Elections Commission chairman, Benoni Tarr Grimes, called on the Liberian community to support the new administration and thanked his fellow commissioners for making the process credible and transparent. Mr. Grimes, a teacher with the Saint Paul Public schools and currently pursuing a Masters in Educational Administration at Saint Mary’s University is also the ULAA
Elections Commission chair. He said administering the OLM elections was not as tough as the ULAA ones even though there were a few frustrating moments. He said he expects to certify
the results within four weeks from the election date as stipulated in the OLM constitution.
The commissioners that did the counting were: Momolu Sirleaf, Jesse Fahngo, Edward Carter, Wisseh Geegabe, J. Clarence Yaskey II and Oblayon B. Nyemah, Jr. Ballot counting observers for the Fahnbulleh team led by Mr. Arthur Zakama were: Antoinette Beah-Towah, Edwin F. Kruah and Anthony A. Kanneh. Mr. Kerper Dwanyen led the observer team on behalf of the Sinoe
camp. The team included, George Saydee, Amara Kamara and Augustus Wrayee.
About Martha Sinoe
Martha Sinoe was born in Harbel, Margibi County, Liberia. She is an entrepreneur, a community advocate and a licensed professional nurse. She is the owner of a successful nursing business that employs Liberians and non-Liberians alike. Her Minnesota based business also serves parts of Wisconsin.
In 2004, she was elected Vice-President of the Northern Region of the Union of Liberian Associations in the Americas (ULAA). ULAA is the umbrella of all Liberian organizations
in the Americas. The Northern Region encompasses Minnesota, Wisconsin,Illinois, Ohio, and Michigan.
She received general business training at Essex County College, New Jersey (1982-1983), obtained a diploma in Secretarial Science at Essex School of Business (1985-87), and secured a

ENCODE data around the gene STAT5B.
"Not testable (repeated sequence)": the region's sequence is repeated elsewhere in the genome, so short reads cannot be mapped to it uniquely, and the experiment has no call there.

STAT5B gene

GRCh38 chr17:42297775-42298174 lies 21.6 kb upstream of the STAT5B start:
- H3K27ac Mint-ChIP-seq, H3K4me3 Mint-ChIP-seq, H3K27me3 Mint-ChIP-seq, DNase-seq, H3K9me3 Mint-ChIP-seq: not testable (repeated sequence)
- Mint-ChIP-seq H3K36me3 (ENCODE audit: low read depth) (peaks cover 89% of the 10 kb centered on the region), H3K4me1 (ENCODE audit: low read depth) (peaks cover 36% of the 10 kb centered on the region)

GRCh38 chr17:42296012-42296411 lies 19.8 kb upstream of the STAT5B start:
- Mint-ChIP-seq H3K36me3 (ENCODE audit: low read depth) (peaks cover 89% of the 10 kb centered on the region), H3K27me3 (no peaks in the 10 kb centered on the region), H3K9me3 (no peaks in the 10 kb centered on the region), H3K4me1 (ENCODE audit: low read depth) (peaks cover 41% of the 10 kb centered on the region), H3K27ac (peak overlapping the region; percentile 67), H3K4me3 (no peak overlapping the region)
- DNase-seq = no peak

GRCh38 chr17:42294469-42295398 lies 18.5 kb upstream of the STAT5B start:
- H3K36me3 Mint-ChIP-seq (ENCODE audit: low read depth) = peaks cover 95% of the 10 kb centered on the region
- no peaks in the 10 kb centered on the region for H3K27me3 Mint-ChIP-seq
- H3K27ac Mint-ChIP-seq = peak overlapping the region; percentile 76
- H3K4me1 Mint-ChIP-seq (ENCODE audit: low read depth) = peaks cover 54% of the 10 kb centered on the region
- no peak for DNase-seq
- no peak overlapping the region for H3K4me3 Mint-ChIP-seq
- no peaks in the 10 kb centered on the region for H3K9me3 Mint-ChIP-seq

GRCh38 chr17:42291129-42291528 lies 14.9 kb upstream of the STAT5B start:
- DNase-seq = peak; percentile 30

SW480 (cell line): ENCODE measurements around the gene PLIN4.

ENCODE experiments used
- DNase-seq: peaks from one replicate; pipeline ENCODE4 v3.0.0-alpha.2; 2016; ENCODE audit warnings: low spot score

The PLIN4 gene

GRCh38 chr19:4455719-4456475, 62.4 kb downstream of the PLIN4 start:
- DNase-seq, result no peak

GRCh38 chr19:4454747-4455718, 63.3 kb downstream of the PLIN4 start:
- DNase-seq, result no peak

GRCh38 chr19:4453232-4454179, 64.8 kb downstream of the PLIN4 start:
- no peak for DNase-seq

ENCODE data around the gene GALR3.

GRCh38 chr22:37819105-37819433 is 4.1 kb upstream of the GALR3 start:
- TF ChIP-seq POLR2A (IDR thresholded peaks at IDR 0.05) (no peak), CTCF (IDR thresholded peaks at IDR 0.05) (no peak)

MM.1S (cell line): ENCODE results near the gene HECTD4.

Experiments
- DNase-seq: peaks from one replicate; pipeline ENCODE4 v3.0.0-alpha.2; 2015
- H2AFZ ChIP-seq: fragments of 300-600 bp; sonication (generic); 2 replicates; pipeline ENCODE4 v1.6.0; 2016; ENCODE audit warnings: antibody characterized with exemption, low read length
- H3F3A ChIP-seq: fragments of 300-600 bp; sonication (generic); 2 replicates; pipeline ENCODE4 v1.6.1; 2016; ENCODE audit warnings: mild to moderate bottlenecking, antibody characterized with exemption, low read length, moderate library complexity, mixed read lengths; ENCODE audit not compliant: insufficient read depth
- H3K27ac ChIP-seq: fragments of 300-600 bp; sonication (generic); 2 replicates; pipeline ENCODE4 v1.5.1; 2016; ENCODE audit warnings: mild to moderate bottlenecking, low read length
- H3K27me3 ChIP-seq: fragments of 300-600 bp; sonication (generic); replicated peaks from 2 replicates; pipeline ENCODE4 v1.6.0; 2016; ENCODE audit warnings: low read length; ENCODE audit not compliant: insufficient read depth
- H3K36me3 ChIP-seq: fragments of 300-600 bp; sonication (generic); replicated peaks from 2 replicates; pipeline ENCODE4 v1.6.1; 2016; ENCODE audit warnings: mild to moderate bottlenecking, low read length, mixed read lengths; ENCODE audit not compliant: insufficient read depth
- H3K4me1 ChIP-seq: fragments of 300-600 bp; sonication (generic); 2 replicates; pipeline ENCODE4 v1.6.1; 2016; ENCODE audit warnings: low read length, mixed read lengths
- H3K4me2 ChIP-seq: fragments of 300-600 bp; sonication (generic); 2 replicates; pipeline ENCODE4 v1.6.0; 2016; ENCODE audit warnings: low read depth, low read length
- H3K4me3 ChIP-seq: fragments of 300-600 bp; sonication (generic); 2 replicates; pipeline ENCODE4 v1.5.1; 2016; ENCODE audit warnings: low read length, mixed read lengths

diploma in Nursing from Middlesex Vocational Institute (1990-92), in New Jersey.
She is the recipient of numerous managerial, professional and leadership certificates and trainings in the areas of non-profit management, community advocacy, business development,
para-medical services, among others according to her official biography provided to Mshale.
She has been married to Mr. Daniel Simbo for 22 years and is a mother of three children: Mars,
Tetee, and Danielle. Her eldest child Mars, holds an MBA in Financial Management from the New Jersey Institute of Technology (NJIT), and now works for the State of New Jersey. Tetee, her oldest daughter, presently works for a mortgage company as a loan-processing specialist. Her
youngest daughter, Danielle, is a freshman in high school.
About Tom Gitaa Gitaa
Born and raised in Kenya's coastal city of Mombasa, Tom is the Founder, Editor-in-Chief and Publisher of Mshale which has been reporting on the news and culture of African immigrants in the United States since 1995. He has a BA in Business from Metro State University and a Public Leadership Credential from Harvard’s Kennedy School of Government. He was the original host of Talking Drum, the signature current affairs show on the African Broadcasting Network (ABN-America), which was available nationwide in the United States via the Dish Network satellite service. On the show, he interviewed Nobel laureates such as 2004 Nobel Peace prize winner, Professor Wangari Maathai, the first woman from Africa to win the peace prize and heads of states. Tom has served and chaired various boards including Global Minnesota (formerly Minnesota International Center), the sixth largest World Affairs Council in the United States. He has previously served as the first Black President of the Board of Directors at Books for Africa. He also serves on the boards of New Vision Foundation and the Minnesota Multicultural Media Consortium. He has previously served two terms on the board of the United Nations Association. An avid runner, he retired from running full marathons after turning 50 and now only focuses on training for half marathons.